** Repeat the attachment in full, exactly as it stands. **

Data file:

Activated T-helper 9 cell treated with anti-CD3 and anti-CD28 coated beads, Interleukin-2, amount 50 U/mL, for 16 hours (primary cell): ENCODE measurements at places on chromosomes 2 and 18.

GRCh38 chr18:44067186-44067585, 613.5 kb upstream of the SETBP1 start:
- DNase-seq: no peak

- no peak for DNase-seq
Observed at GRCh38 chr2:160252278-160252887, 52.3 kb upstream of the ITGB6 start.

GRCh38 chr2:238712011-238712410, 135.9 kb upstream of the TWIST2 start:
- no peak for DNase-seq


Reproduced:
Activated T-helper 9 cell treated with anti-CD3 and anti-CD28 coated beads, Interleukin-2, amount 50 U/mL, for 16 hours (primary cell): ENCODE measurements at places on chromosomes 2 and 18.

GRCh38 chr18:44067186-44067585, 613.5 kb upstream of the SETBP1 start:
- DNase-seq: no peak

- no peak for DNase-seq
Observed at GRCh38 chr2:160252278-160252887, 52.3 kb upstream of the ITGB6 start.

GRCh38 chr2:238712011-238712410, 135.9 kb upstream of the TWIST2 start:
- no peak for DNase-seq